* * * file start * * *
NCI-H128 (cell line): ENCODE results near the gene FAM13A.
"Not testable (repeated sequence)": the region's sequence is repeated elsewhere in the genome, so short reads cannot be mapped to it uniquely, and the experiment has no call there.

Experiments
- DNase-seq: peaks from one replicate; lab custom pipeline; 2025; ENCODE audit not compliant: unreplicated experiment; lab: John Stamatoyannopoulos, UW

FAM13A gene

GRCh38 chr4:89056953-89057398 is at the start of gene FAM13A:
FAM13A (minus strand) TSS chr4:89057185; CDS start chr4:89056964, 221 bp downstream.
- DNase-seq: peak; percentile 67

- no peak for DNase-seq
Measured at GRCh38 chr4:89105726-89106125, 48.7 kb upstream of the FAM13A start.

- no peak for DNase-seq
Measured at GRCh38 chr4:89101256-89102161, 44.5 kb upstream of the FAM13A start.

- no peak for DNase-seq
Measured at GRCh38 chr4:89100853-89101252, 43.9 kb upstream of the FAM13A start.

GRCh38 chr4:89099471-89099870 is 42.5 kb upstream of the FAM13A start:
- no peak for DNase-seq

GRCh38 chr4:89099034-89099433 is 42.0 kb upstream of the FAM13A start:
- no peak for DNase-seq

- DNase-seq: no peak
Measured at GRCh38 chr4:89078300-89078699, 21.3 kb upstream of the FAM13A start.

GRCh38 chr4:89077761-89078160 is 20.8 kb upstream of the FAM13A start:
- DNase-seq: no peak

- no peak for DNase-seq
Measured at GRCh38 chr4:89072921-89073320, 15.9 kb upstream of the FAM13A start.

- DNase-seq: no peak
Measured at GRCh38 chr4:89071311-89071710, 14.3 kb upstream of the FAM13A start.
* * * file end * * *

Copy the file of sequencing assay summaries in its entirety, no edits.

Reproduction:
NCI-H128 (cell line): ENCODE results near the gene FAM13A.
"Not testable (repeated sequence)": the region's sequence is repeated elsewhere in the genome, so short reads cannot be mapped to it uniquely, and the experiment has no call there.

Experiments
- DNase-seq: peaks from one replicate; lab custom pipeline; 2025; ENCODE audit not compliant: unreplicated experiment; lab: John Stamatoyannopoulos, UW

FAM13A gene

GRCh38 chr4:89056953-89057398 is at the start of gene FAM13A:
FAM13A (minus strand) TSS chr4:89057185; CDS start chr4:89056964, 221 bp downstream.
- DNase-seq: peak; percentile 67

- no peak for DNase-seq
Measured at GRCh38 chr4:89105726-89106125, 48.7 kb upstream of the FAM13A start.

- no peak for DNase-seq
Measured at GRCh38 chr4:89101256-89102161, 44.5 kb upstream of the FAM13A start.

- no peak for DNase-seq
Measured at GRCh38 chr4:89100853-89101252, 43.9 kb upstream of the FAM13A start.

GRCh38 chr4:89099471-89099870 is 42.5 kb upstream of the FAM13A start:
- no peak for DNase-seq

GRCh38 chr4:89099034-89099433 is 42.0 kb upstream of the FAM13A start:
- no peak for DNase-seq

- DNase-seq: no peak
Measured at GRCh38 chr4:89078300-89078699, 21.3 kb upstream of the FAM13A start.

GRCh38 chr4:89077761-89078160 is 20.8 kb upstream of the FAM13A start:
- DNase-seq: no peak

- no peak for DNase-seq
Measured at GRCh38 chr4:89072921-89073320, 15.9 kb upstream of the FAM13A start.

- DNase-seq: no peak
Measured at GRCh38 chr4:89071311-89071710, 14.3 kb upstream of the FAM13A start.